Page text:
I have constant sugar cravings, another thing that started with the M.E. but I think that is a hidden dehydration/electrolyte issue because often times something like red meat will vanquish it. I guess I always wondered what the underlying cause of the dehydration is so I don't have to try and keep competing with it.
 

pamojja

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I take electrolytes all day, every day. I use copious amounts of salt but I rarely feel much better.
I have had a few of those tests done over the years but don't have much bloodwork done these days because I've had so damn much.
Personally I wouldn't have known how much potassium, sodium, calcium, magnesium.. etc. I would need, without starting low and increasing gradually over the years, while regularly monitoring serum levels (rbc for magnesium).

With a limit of 99mg by the FDA on potassium, 'copious' could mean anything. I need at least 2 g of elemental potassium each day (additional to 4.2 g from diet). Sodium at 3 g/d (without the chloride caption) still didn't bring serum levels to optimal, have to increase further. And for magnesium not even 2.4 g/d of elemental oral magnesium corrected my deficiency, finally only monthly Mg-sulfate IVs did. While a calcium deficiency corrected with vitamin D alone.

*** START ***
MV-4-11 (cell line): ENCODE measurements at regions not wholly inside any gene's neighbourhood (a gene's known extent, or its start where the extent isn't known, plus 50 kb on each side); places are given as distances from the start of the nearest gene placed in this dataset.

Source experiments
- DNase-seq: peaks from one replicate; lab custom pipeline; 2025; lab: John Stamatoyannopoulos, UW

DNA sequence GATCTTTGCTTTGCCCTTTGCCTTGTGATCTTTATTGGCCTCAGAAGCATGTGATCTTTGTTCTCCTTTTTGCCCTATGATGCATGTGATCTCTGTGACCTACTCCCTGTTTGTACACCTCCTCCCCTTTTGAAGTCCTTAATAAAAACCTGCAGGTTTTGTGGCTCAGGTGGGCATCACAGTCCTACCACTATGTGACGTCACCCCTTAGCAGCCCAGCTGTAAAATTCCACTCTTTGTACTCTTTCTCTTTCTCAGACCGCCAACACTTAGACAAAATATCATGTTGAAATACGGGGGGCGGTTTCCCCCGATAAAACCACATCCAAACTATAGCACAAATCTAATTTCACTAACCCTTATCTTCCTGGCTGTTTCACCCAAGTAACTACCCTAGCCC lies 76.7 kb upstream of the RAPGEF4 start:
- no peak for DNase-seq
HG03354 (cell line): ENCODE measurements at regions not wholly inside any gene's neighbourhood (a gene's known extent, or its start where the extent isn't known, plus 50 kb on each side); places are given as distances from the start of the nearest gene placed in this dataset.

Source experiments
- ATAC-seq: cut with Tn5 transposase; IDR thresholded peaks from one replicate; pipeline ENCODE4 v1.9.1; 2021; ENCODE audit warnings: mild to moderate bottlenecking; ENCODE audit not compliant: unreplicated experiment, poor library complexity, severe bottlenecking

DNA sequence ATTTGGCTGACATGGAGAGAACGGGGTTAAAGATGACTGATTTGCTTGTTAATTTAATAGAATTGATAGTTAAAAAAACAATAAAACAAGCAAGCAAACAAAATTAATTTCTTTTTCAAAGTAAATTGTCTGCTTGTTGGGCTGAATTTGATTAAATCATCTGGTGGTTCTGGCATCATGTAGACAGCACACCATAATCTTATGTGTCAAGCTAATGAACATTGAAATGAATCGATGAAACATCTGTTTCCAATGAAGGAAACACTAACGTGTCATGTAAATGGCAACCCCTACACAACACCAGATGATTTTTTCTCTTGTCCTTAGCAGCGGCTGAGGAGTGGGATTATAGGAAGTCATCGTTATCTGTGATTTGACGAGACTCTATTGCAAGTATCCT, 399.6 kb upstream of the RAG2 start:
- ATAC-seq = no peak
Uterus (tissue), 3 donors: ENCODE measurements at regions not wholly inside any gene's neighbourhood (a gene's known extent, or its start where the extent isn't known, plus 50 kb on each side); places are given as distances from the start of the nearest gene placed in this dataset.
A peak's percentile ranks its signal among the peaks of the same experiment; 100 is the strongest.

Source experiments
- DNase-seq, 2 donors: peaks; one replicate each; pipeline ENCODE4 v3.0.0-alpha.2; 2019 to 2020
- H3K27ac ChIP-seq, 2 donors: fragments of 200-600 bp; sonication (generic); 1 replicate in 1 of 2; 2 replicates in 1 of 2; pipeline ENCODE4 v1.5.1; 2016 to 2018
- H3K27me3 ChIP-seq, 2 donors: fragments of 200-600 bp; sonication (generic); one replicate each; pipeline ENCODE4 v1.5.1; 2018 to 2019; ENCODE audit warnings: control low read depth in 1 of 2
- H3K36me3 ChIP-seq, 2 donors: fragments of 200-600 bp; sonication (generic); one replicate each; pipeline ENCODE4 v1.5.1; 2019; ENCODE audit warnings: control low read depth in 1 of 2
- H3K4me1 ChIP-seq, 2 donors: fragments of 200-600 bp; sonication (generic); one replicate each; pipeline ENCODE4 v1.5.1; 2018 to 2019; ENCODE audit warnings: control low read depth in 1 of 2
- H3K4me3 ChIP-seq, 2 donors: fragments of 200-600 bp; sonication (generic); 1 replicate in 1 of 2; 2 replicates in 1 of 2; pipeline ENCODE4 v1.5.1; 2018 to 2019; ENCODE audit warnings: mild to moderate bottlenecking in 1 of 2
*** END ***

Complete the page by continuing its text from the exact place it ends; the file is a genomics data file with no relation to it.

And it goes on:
How much sodium and potassium you supplement each day? To you have any recent electrolye lab tests at all?
 
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Aerose91

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Personally I wouldn't have known how much potassium, sodium, calcium, magnesium.. etc. I would need, without starting low and increasing gradually over the years, while regularly monitoring serum levels (rbc for magnesium).

With a limit of 99mg by the FDA on potassium, 'copious' could mean anything. I need at least 2 g of elemental potassium each day (additional to 4.2 g from diet). Sodium at 3 g/d (without the chloride caption) still didn't bring serum levels to optimal, have to increase further. And for magnesium not even 2.4 g/d of elemental oral magnesium corrected my deficiency, finally only monthly Mg-sulfate IVs did. While a calcium deficiency corrected with vitamin D alone.